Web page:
U.S. Attorney Laura Duffy's assault on medical-marijuana providers already seems like a carnival of follies, but this week she's taken it to a whole new, literal level.
According to a federal court filing dated Feb. 8, Duffy is asking a court to approve the forfeiture of a Whirlwind Cotton Candy machine that a Ramona-based grower used to produce marijuana-laced edibles. The value is estimated at $3,500.
Download a PDF of the filing here.
The cotton-candy machine was seized in September 2011 after California Highway Patrol officers responded to a call about a stolen light generator. It's unclear whether the medical-marijuana grower, Benjie Wyatt, had reported the theft or was a suspect. However, the document states that Wyatt openly told officers that he was growing marijuana in his barn and gave consent to search the property.
The San Diego County Integrated Narcotics Task Force was called in. Officers found approximately 100 plants on site, plus a variety of equipment and materials used to grow marijuana. They also located written harvesting instructions and a notebook containing medical-marijuana recommendations for several patients for whom Wyatt was growing the marijuana. Then there was the cotton-candy machine:
"The back room of the barn contained a large cotton candy bowl on a Whirlwind cotton candy machine," Duffy writes in the complaint. "On the ground next to the cotton candy machine was a box containing approximately thirty containers of cotton candy mixed with marijuana in various colors and flavors."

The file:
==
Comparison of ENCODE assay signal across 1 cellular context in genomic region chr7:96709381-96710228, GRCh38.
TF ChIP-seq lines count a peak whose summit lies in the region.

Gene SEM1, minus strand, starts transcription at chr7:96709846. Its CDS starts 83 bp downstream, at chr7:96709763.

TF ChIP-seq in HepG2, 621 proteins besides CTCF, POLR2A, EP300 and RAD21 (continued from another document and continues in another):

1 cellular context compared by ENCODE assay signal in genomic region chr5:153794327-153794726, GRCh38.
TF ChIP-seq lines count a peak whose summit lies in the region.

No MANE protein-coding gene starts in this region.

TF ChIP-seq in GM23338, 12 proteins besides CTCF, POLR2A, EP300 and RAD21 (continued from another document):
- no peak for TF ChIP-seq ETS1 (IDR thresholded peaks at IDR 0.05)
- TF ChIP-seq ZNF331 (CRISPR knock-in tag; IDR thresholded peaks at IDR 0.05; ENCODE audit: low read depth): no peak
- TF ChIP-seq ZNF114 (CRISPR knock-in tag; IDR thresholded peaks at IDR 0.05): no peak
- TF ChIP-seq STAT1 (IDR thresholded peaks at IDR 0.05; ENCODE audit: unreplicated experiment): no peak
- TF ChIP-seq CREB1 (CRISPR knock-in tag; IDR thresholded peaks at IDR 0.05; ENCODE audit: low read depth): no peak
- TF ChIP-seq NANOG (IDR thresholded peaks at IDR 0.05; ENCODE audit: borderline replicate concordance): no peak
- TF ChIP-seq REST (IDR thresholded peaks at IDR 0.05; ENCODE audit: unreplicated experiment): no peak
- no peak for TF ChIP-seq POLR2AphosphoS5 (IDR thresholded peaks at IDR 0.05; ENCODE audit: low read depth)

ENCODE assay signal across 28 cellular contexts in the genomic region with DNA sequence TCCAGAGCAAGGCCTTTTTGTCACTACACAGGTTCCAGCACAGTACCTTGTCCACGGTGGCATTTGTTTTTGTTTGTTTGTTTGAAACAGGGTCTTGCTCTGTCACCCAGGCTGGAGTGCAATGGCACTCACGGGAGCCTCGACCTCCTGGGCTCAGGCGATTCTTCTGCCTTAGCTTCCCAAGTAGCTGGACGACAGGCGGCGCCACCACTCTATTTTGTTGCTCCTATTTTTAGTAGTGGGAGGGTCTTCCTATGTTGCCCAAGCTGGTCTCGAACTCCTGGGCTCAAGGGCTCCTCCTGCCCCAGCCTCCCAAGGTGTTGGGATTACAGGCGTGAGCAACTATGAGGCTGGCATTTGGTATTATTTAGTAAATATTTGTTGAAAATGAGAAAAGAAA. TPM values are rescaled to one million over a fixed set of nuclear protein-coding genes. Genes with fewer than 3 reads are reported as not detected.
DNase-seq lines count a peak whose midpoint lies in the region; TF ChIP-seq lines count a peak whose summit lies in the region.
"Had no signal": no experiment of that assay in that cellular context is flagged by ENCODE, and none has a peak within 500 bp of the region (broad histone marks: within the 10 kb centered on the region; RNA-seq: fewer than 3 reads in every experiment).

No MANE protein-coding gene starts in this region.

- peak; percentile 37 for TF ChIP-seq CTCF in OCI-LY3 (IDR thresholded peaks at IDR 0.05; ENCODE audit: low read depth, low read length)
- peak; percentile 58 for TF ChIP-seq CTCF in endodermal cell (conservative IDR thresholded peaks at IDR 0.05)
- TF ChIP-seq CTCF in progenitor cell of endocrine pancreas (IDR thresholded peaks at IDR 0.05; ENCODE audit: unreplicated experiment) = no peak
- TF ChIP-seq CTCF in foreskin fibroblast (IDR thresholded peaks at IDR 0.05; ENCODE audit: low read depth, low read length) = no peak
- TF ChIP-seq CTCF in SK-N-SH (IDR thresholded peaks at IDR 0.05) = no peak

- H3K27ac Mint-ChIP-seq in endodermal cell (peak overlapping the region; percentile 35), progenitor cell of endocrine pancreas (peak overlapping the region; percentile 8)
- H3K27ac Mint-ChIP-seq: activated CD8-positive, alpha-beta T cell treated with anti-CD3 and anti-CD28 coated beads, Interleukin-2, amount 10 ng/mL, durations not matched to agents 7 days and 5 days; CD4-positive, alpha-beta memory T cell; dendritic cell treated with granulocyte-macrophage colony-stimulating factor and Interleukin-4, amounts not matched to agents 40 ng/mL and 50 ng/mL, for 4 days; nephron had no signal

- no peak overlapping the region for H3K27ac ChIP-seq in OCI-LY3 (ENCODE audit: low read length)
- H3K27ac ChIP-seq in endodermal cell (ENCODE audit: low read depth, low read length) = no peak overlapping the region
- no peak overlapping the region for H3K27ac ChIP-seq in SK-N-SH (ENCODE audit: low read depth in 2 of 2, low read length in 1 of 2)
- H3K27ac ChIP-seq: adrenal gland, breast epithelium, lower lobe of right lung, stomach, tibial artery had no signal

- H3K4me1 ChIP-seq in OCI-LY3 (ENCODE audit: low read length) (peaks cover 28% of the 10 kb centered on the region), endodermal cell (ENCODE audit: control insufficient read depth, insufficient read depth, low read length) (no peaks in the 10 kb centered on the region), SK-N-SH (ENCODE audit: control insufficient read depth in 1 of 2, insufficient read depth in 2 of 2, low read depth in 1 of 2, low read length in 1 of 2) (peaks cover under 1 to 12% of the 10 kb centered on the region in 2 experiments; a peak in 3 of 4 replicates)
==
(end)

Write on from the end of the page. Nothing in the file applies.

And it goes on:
Wyatt, who is facing criminal charges for marijuana cultivation in Superior Court, admitted that he used about half a cup of concentrated marijuana ("kief") and a cup of the cotton-candy mixture. Officers counted 12 different varieties of cotton candy, but, unfortunately, the flavors were not listed in the court record. Duffy says that Wyatt was marketing the cotton candy under the brand name "Medi-Puff" and selling it online for $26 for a four-pack.
According to medical-marijuana reviewer Steve Elliott, who writes the Incredible Medibles column for Seattle Weekly , that's a reasonable price, assuming each pack contains a full dose. We caught up with Elliott through online chat and asked him whether cotton candy is an effective delivery system for medical marijuana.
"It can be, but care must be taken to medicate the cotton candy heavily enough so that unrealistic amounts don't have to be consumed to achieve a medicinal effect," Elliott writes. "After all, many of the patients are suffering from nausea and can't eat huge amounts of sticky sweet sugar."
Duffy also filed for the forfeiture of $4,260 worth of "miscellaneous components of indoor plant cultivation."
Asset forfeitures like this are usually sold for cash, which is then divvied up among law-enforcement agencies to spend on public-safety projects. As CityBeat reported in October, District Attorney Bonnie Dumanis used the federal funds to bank roll "legal research training" through the California District Attorneys' Association. At the time, she served as the president of the association. Tens of thousands also went to the Coalition of Neighborhood Councils, an organization that voiceofsandiego.org reported has come under criticism for accepting large grants for off-mission activities.
Nothing goes better with cotton candy than a nice cup of slush.
Correction: We originally reported Dumanis was chair person of the California District Attorneys' Association. She was actually the president.